Britain's new European commissioner Jonathan Hill has warned that Britain's row over the renewed tax bill from Brussels has to "calm down" amid growing political tension.
Hill said on BBC radio that there needs to be a "practical solution" to the EU's demand that Britain stumps up billions more in taxes to the bloc as the country faces £823m (€1bn, $1.3bn) in fines if it has not paid its bill by 1 December this year.
"The sensible thing now is to try to calm the situation down and to look at the facts and to look at a practical solution that various member states face," said Hill.
"This is one of those classic examples you get from time to time where something that a group of people think [that] technical matters suddenly, and in this case, for perfectly understandable reasons, become highly political."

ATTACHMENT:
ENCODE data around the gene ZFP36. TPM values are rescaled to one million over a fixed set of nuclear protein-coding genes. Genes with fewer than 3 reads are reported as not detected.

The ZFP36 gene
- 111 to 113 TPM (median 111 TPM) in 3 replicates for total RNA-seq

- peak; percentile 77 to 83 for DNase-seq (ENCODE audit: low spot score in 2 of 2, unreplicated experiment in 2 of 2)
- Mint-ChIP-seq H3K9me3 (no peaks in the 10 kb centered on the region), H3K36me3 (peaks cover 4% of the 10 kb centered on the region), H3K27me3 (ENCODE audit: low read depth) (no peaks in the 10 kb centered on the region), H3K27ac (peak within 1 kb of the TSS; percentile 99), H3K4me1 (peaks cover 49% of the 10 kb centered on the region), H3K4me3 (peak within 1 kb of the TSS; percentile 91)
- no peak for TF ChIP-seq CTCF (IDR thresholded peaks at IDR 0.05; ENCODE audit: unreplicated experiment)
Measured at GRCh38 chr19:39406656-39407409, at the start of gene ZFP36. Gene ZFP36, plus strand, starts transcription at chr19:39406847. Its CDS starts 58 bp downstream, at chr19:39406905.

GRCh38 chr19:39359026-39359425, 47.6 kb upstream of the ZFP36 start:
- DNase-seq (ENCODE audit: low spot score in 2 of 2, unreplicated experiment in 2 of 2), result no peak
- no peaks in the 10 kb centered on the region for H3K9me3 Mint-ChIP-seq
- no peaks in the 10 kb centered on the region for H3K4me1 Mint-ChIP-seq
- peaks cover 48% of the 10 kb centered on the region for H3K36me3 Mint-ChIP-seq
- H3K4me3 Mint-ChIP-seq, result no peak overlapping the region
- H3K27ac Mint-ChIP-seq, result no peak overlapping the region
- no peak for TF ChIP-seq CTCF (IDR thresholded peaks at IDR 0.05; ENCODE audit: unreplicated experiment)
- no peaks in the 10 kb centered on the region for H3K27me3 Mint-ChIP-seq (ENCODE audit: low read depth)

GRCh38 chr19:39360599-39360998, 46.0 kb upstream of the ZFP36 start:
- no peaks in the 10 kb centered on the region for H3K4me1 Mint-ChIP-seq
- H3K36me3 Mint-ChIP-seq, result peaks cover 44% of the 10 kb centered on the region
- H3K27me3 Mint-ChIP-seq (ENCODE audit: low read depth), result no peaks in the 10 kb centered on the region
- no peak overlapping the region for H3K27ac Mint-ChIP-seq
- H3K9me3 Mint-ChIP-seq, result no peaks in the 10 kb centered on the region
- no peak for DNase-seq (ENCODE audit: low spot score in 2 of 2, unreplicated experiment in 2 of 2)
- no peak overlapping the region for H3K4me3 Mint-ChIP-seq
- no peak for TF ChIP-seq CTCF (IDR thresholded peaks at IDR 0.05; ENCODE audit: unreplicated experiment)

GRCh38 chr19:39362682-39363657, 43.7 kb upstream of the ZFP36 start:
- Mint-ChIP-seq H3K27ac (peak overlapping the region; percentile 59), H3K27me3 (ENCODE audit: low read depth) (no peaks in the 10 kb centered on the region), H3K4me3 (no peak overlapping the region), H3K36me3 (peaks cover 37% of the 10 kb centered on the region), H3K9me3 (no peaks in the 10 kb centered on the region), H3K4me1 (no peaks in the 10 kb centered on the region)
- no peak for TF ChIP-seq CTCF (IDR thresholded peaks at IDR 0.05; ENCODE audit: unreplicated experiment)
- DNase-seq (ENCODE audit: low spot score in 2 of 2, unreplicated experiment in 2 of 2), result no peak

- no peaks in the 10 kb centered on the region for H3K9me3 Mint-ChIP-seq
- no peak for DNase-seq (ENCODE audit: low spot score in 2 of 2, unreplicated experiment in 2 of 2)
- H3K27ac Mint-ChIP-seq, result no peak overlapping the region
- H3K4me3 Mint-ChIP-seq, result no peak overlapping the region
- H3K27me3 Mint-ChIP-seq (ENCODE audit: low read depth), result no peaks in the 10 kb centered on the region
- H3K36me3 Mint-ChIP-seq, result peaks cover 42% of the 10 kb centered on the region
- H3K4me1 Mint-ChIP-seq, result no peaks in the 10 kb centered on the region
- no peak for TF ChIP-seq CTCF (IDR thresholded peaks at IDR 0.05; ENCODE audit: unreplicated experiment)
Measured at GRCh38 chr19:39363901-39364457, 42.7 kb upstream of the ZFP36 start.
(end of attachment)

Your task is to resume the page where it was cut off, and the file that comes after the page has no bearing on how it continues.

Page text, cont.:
Last month, the EU declared that the UK would have to pay £1.7bn in extra tax to the bloc after Brussels' statistics agency Eurostat assessed all members' economic performances over the last 20 years, and readjusted what it thinks countries should be contributing in tax, in line with stronger growth.
Prime Minister David Cameron said that the UK would not pay this new amount while members of his Conservative Party have dubbed the demand as "daylight robbery".
The UK already pays an annual net contribution of £8.6bn to the EU and this payment would add a fifth to this amount.
Cameron pledged to let Britons vote for either exiting and staying within the European Union via an in/out referendum scheduled for 2017, if his Conservative party remains in power after the general election next year.
The new demand for payment from the UK is likely to fan the flames for anti-EU support as France and Germany are due for a rebate while Britain will have to cough up more cash.
Hill said he hopes Britain decides to stay part of the EU but understands that the question over the UK's membership is "a boil that needs to be lanced."